Weekly Photo Challenge-Temporary

 

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My contribution for this week’s challenge…

Temporary

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My temporary photos are from Botswana.

With tent in hand our guide walked over and pointed out

what he claimed to be a hippopotamus track out of the

water…and then promptly dropped the tent

in the middle of the track.

We were next door neighbours and totally safe.

No self respecting hippo would come near us…

not with the nocturnal sounds emanating

from our fearless leader in the tent next door.

At Savuti Camp guide No. 2 is stalking a kudu

which wanted to follow its regular path to water.

The kudu is almost invisible (camouflaged)

over the guide’s left shoulder.

 The kudu did find the long way around our temporary camp.

Some of the bird life, particularly the Hornbills,

enjoyed some easy won food during our stay.

Finally, we enjoy some respite from the sun

during our lunch break.

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One Word Photo Challenge-Light

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My

Light

 Challenge

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I am focusing on photography light this week.So, I have some fading light.

Reflected light on Dubai Creek.

 

Finally, back to Point Lonsdale Light House

for some morning light.

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 One Word Photo Challenge: Light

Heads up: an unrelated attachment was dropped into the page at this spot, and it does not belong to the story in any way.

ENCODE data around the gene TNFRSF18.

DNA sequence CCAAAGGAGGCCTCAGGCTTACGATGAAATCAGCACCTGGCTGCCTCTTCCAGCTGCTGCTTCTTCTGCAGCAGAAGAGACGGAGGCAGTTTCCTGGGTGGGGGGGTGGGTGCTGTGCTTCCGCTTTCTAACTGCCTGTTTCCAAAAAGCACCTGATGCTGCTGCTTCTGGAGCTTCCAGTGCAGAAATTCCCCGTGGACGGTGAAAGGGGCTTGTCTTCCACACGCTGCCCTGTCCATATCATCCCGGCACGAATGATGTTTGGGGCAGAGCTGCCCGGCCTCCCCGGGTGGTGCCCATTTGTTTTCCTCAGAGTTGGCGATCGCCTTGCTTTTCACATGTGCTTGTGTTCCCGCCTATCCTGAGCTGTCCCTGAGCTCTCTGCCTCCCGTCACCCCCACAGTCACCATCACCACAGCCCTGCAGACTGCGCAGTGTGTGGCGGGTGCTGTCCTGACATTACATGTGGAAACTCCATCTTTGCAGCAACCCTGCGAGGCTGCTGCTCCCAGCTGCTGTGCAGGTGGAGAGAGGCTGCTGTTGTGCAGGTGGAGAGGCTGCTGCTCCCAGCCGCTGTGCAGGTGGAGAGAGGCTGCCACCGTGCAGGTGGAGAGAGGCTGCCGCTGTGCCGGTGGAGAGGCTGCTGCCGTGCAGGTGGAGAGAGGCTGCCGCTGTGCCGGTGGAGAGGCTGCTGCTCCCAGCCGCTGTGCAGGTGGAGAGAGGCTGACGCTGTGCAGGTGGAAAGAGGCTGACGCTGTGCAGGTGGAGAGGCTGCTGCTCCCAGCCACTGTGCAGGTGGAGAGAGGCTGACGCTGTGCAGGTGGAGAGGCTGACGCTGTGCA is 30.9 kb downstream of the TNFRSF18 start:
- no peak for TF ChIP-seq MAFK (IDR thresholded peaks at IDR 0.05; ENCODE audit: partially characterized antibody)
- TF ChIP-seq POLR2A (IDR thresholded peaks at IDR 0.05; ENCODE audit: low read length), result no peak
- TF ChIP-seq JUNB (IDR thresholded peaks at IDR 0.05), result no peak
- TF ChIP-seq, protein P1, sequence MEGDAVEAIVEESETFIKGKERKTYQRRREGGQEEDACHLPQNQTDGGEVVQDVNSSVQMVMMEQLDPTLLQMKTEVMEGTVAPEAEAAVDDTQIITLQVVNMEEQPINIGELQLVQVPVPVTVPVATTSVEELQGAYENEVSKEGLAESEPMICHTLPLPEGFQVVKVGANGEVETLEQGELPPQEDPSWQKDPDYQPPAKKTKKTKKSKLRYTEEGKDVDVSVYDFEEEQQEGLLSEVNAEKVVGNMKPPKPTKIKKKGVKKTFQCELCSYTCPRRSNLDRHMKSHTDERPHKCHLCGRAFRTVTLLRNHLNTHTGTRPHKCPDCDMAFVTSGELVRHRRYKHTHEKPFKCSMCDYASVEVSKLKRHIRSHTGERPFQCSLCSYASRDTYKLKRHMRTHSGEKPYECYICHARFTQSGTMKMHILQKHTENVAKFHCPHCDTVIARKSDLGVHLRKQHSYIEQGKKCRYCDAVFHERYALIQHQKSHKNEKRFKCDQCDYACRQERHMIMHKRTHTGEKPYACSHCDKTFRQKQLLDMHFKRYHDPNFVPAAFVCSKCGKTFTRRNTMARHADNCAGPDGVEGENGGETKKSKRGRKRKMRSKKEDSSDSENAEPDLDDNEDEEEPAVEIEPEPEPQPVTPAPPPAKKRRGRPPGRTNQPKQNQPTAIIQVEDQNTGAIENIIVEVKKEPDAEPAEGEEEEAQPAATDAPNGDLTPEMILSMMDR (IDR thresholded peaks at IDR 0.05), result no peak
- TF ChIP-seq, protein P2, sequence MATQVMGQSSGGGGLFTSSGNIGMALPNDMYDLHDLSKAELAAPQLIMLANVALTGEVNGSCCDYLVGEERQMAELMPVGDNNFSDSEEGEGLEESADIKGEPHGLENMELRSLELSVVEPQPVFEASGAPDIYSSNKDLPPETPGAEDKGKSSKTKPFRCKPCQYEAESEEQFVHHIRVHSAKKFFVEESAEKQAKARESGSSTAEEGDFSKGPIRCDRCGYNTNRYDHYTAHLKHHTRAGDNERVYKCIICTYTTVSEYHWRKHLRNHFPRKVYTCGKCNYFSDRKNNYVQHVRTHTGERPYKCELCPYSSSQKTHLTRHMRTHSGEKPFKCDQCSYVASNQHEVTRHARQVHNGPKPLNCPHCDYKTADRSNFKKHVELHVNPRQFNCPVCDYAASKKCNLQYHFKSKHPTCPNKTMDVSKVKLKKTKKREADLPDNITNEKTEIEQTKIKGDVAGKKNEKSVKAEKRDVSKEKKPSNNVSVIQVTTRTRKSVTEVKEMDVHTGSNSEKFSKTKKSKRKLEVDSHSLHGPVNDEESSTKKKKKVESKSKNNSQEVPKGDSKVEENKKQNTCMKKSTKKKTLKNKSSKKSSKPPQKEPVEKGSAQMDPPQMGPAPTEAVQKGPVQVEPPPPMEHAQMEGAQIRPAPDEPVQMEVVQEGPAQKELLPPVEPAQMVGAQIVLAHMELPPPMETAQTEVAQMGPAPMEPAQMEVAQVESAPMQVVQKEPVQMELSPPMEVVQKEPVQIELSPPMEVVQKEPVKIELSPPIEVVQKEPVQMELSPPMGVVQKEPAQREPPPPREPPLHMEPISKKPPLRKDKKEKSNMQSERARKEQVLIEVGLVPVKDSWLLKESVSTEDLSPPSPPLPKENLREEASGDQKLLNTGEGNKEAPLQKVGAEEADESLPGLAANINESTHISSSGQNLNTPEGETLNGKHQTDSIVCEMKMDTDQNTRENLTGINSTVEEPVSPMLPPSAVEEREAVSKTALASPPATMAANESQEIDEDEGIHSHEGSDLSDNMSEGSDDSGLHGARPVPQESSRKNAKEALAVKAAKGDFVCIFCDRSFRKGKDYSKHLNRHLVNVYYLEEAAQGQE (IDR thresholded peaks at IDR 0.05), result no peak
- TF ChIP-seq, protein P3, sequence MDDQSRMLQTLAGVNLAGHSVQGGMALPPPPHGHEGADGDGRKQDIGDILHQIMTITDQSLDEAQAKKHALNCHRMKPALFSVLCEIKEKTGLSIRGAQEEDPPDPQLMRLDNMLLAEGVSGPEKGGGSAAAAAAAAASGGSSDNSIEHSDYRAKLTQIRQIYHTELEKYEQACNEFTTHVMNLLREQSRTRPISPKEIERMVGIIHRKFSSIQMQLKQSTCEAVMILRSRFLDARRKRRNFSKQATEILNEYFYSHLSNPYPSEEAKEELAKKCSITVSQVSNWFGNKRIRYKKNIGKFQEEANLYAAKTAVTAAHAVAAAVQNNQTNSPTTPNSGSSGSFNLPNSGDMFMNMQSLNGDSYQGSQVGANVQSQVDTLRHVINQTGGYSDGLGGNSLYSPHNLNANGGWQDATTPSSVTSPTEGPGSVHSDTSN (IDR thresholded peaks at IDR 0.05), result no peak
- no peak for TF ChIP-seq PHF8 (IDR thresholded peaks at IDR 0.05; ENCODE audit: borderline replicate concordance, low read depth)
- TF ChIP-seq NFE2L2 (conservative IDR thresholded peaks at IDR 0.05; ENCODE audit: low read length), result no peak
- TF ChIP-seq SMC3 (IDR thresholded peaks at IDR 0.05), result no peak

owpc1

Book Review-The-Blue-Mile

The Blue Mile

by

Kim Kelly

While I have grouped The Blue Mile in the General Fiction category, it is said, on the blurb to be an historical fiction novel, which I suppose is, as it takes place at the start of Australia’s Great Depression in the early 1930s.  The Blue Mile refers to the stretch of water, in Sydney Harbour, between the homes of lead characters, Yo O’Keenan and Miss Olivia Greene.

O’Kennan and Greene must overcome their Irish Catholic and English backgrounds and also in the mix is O’Kennan’s young sister who he has taken with him to escape an abusive home environment.

O’Kennan manages to find work building latter stages of the Sydney Harbour Bridge.   This is not ongoing work and upon its conclusion his Irish pride sees his life appear to fall apart.

However, we all know that young love will win out over adversity.  In this case it is a matter of how that is going to happen.

My only negative comment about this novel, and it has more to do with the narrator than the author, was that the male voices working on the Harbour Bridge seemed to be shouting whenever they spoke.  This may have been to convey to the listener a sense of the type of men working in that environment.  I found these gruff voice characterisations a minor irritation in an otherwise enjoyable novel.   That said, I do believe that the idea of unskilled labourers working on the Bridge was thoroughly conveyed by the narrator James Harvy, to his audience.

The audio version to which I listened was narrated alternately by Zoe Ellerton-Ashley and James Harvy.   Overall, I enjoyed their narrations, character voices and the perspective each character put on the same situation.

 

This was my first Kim Kelly novel and it will not be my last as I have just found and downloaded Paper Daisies and This Red Earth, also by Kim Kelly.

I think

The Blue Mile

 The Blue Mile

is a

read.

Goodreads readers have rated

The Blue Mile

 an average of 3.8 stars from

150 ratings and 40 reviews

 

The Blue Mile

can be purchased on-line at

FishpondBooktopia, and Amazon